‘They’re all against me,’ came the whimper of yet another director who, having decided to perform quite possibly the worst script I’ve ever read in my life, and having failed to rehearse his cast to any semblance of expertise, at once concluded that the production manager, set designer, musical director, stage manager and of course, lighting designer, were all conspiring against him for reasons unknown.  Don’t get me wrong – I understand how the complete immersion in a play, the absolute commitment and strength of vision required to get a play off the ground, can send people just a little bit do-lally.  But there’s fun, doughnut-scoffing do-lally that all creative teams know and love, and then there’s plain, blind bullying, and it’s too easy to teeter on the wrong side of that line.

However, before you think that it’s all egos, tantrums and ninnies who wouldn’t recognise a nice bit of backlighting if it hit them in the face, there are some genuinely wonderful and occasionally inspiring directors out there.  Two of the finest examples in fact work, not with professional actors, but with children and youths aged 12-24.  Their skill is not only in picking good scripts and following it through with fantastic clarity, but in raising from their junior actors such commitment, passion and confidence that you would barely recognise the frightened cast of week 1 from the talented, engaging actors of week 8.  ‘Alright you little baggots!’ declared one of the few female directors I’ve ever worked with, and incidentally, loved working with, ‘It’s sexy time!’  And at this rousing call to resume the technical rehearsal, what cheers came from her cast, but also what dedication and delight in the thing they did, above and beyond anything you’re likely to see from a professional cast of full-time actors.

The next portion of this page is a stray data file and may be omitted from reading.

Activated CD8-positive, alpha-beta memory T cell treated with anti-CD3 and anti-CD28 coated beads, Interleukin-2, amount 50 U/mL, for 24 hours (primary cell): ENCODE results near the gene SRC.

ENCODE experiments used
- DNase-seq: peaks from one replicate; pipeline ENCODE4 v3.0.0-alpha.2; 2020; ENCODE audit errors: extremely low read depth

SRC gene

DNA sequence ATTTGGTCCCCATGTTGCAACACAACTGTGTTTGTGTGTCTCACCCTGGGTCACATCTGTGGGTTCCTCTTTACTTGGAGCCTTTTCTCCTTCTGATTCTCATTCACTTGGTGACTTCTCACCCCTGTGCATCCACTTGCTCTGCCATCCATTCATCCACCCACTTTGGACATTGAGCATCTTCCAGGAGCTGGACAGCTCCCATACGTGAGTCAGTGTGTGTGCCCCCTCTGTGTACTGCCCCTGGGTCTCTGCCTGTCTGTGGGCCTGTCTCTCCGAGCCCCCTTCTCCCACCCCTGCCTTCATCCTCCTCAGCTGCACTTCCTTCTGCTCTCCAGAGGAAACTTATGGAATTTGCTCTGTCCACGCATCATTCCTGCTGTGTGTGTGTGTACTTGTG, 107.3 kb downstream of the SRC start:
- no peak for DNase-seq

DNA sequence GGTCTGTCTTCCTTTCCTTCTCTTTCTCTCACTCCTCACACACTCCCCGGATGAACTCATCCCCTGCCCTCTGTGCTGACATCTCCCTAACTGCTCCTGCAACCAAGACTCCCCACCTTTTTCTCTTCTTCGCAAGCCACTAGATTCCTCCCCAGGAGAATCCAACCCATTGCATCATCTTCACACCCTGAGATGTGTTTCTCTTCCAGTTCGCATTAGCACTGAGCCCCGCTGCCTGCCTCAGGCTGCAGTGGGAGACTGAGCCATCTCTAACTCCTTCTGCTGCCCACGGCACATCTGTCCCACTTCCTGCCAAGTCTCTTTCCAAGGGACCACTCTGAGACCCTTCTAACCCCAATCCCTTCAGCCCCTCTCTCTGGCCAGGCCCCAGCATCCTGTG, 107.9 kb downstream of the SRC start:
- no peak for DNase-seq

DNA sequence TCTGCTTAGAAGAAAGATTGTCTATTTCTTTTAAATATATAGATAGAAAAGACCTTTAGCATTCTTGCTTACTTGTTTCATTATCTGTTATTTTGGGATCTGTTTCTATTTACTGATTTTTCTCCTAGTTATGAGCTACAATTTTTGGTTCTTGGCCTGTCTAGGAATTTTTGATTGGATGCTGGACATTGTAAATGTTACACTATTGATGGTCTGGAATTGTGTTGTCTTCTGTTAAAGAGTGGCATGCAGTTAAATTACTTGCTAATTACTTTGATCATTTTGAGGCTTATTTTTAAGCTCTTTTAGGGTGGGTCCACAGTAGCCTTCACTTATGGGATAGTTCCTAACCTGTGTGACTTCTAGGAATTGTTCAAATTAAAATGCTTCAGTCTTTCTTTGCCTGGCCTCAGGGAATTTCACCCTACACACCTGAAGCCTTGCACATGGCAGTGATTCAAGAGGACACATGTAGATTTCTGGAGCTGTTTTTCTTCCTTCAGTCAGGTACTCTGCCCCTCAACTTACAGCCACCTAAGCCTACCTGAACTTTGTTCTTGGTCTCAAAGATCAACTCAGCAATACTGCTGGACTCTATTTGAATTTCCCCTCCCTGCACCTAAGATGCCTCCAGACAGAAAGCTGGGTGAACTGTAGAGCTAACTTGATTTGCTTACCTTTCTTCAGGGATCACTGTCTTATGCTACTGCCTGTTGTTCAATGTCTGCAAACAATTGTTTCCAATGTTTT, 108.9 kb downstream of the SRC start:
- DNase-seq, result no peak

‘It’s okay,’ declared another of my favourite directors, as I sat screaming abuse at a particularly difficult bit of lighting technology.  ‘I have perfect faith.’

How wonderful these words, how delightful to know that your team actually trusts you, knows that you get it, that you get the thing that they get, and trust you to just get it done.  Because the simple truth is, a lighting designer isn’t paid enough to deal with all the grief of a difficult director.  Economically, we have to survive by flitting, moth-like, from one production to the next, and so if YOU give me grief, rest assured I will be gone at the first available opportunity.  But a few intelligent words, an understanding nod and a director who knows that you’ll do the best by them, and is happy to work with you to do the best by them, makes the world of difference.